Wood working is a craft that’s all about precision. For a wood working project to come together correctly, it must be made with specific cuts and joints that come together seamlessly.
With this high level of precision, it’s important to mark and cut the wood exactly right. Even being off by just 1/32” can ruin the entire project and affect its stability and durability.
To really get precise measurements and cuts on the wood, you’ll need to get a marking gauge. There are three different types, and you’ll likely need more than one in your tool kit to get the job done more efficiently.
So, what is the best marking gauge for wood working? The best marking gauge for wood working is made with sturdy material, has a sharp cutting instrument, is affordable, and has a good design that’s right for your intended use.
There are plenty of marking gauges on the market to choose from. However, it’s important to distinguish the well-made marking gauges from ones of lesser quality. The tiniest mistake in your marking gauge’s ruler can throw off your entire project.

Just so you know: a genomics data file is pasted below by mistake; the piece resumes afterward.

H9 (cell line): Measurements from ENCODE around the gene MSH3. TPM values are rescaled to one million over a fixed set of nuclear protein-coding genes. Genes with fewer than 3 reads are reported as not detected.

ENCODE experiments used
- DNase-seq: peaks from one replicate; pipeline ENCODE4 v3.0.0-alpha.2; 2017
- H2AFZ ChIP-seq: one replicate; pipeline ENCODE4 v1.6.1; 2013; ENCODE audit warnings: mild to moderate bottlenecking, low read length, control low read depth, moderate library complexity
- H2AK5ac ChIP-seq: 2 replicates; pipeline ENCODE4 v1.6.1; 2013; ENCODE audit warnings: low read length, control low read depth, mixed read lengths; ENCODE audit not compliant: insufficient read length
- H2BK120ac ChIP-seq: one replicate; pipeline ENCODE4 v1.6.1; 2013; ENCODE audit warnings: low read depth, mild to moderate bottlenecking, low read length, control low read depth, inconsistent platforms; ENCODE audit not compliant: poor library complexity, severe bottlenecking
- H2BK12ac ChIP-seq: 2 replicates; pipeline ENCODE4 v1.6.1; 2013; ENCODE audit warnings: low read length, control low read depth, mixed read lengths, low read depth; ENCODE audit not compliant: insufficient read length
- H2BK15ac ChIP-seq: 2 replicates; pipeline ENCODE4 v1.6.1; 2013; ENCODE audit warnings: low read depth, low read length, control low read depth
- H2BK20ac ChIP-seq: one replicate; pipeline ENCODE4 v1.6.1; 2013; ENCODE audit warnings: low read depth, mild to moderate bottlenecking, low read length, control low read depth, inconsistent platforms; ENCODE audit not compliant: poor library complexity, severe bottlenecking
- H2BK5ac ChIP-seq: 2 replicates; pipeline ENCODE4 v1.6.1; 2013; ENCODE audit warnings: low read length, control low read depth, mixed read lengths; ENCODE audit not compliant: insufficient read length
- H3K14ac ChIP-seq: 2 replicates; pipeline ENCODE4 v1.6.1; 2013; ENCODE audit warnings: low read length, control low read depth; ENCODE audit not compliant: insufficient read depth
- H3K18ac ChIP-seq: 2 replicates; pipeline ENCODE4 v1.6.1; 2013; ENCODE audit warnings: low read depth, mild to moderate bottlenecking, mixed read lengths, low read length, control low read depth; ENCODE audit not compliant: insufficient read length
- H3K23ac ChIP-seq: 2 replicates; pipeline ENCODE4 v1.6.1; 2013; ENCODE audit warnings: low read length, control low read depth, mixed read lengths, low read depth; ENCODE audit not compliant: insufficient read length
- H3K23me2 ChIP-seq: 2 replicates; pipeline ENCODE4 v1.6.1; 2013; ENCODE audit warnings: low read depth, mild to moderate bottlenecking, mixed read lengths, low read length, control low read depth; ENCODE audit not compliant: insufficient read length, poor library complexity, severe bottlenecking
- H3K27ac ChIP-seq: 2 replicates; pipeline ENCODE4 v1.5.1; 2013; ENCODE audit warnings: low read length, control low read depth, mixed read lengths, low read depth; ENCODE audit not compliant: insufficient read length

In this article, we’ll help you find the best marking gauges available. You’ll learn the different types, what makes a good marking gauge, and have a selection of products to choose from for your workshop.
What Are Marking Gauges Used For In Wood Working?
In order to take pieces of wood and turn them into stunning pieces of furniture, they have to be cut, arranged, and secured together.
These cuts must be exact to ensure the pieces will all come together at exactly the right angles, leaving no gaps and creating no crooked or uneven heights. Marking gauges help you get those exact measurements to cut and arrange your wood perfectly.
There are different types of marking gauges, which we’ll review in the next section below, but all of them have the same basic function.
A marking gauge is generally made with a long rod of wood or metal, called a beam or stem, that has measurement markings along the length. These markings are generally in both the imperial and metric system.